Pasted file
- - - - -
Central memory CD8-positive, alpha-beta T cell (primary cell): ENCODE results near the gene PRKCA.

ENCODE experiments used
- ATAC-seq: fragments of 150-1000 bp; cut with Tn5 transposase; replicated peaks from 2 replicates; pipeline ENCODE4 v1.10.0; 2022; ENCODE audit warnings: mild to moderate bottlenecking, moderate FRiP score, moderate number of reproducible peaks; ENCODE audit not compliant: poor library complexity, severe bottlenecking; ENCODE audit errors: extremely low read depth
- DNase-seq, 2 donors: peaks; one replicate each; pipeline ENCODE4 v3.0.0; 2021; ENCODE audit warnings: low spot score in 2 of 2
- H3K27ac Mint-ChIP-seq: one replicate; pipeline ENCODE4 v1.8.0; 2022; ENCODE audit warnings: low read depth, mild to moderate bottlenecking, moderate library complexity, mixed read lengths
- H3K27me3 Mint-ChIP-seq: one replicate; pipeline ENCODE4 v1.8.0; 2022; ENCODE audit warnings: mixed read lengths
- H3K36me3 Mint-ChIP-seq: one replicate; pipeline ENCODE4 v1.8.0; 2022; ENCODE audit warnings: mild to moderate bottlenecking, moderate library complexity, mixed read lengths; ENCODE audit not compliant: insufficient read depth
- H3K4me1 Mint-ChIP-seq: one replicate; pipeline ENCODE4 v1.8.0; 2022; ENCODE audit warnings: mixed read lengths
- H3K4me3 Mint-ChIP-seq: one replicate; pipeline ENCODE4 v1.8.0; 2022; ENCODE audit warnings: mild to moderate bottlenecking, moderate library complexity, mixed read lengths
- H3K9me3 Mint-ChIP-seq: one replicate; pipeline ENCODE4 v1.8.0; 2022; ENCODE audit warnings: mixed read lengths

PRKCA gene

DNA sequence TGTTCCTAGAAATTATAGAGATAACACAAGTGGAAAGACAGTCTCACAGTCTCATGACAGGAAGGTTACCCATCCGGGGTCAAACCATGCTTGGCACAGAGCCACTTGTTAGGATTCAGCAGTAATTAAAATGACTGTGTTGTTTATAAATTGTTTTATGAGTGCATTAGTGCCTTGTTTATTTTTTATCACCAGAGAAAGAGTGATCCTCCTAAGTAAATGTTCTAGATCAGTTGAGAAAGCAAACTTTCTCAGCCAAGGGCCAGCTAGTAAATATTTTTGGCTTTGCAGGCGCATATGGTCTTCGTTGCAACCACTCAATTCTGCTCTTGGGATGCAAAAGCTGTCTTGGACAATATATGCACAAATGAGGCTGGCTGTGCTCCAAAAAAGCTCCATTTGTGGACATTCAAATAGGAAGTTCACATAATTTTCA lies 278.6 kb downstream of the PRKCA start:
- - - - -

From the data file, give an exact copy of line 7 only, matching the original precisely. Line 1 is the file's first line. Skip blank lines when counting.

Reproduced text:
- H3K36me3 Mint-ChIP-seq: one replicate; pipeline ENCODE4 v1.8.0; 2022; ENCODE audit warnings: mild to moderate bottlenecking, moderate library complexity, mixed read lengths; ENCODE audit not compliant: insufficient read depth